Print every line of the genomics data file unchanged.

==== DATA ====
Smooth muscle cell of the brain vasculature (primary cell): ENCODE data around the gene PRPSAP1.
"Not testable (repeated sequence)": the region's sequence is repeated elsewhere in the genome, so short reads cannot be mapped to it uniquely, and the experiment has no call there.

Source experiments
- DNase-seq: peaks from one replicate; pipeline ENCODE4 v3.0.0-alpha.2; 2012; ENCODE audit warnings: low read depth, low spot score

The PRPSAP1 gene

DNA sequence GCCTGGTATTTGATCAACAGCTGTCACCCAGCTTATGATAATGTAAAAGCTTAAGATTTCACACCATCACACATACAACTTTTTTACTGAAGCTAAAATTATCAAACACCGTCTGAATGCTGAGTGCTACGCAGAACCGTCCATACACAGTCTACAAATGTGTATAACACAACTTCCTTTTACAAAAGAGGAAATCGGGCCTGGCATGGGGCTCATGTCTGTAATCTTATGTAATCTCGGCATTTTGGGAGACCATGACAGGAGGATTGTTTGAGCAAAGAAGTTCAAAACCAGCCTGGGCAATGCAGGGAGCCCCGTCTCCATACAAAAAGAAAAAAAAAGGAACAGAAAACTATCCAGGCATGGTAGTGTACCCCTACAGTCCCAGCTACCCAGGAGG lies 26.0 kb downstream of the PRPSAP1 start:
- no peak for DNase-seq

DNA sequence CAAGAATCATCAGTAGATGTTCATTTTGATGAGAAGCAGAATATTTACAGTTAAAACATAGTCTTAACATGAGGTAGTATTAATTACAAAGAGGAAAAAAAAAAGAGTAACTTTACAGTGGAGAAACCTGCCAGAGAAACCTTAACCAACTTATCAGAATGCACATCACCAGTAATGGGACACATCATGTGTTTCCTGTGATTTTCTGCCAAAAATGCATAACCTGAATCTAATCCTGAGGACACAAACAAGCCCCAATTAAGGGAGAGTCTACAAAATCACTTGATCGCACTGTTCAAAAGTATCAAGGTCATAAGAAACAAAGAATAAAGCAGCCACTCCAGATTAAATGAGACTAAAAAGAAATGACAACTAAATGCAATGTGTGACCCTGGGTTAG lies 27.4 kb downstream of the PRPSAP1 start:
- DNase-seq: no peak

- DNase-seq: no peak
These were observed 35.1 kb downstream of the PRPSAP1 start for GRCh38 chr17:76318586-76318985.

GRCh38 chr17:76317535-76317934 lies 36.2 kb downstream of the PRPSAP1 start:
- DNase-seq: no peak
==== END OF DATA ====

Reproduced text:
Smooth muscle cell of the brain vasculature (primary cell): ENCODE data around the gene PRPSAP1.
"Not testable (repeated sequence)": the region's sequence is repeated elsewhere in the genome, so short reads cannot be mapped to it uniquely, and the experiment has no call there.

Source experiments
- DNase-seq: peaks from one replicate; pipeline ENCODE4 v3.0.0-alpha.2; 2012; ENCODE audit warnings: low read depth, low spot score

The PRPSAP1 gene

DNA sequence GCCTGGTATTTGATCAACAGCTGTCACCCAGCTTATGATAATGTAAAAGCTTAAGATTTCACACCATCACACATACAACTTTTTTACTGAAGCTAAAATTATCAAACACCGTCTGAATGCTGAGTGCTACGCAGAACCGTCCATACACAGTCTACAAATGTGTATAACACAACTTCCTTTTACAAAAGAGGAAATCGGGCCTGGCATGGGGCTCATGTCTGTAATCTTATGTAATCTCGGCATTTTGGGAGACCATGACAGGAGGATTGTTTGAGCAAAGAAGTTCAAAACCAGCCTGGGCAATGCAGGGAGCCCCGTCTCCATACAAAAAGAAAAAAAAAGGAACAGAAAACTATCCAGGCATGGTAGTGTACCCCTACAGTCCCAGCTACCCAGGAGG lies 26.0 kb downstream of the PRPSAP1 start:
- no peak for DNase-seq

DNA sequence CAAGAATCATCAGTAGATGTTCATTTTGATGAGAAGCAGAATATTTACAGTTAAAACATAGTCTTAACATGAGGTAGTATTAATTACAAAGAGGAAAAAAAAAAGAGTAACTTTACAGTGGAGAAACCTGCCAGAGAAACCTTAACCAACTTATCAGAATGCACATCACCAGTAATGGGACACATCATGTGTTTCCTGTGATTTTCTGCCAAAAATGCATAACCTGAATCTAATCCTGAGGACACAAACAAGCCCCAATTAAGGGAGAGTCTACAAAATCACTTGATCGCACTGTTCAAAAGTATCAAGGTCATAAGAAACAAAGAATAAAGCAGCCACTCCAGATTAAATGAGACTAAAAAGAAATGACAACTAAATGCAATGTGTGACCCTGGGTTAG lies 27.4 kb downstream of the PRPSAP1 start:
- DNase-seq: no peak

- DNase-seq: no peak
These were observed 35.1 kb downstream of the PRPSAP1 start for GRCh38 chr17:76318586-76318985.

GRCh38 chr17:76317535-76317934 lies 36.2 kb downstream of the PRPSAP1 start:
- DNase-seq: no peak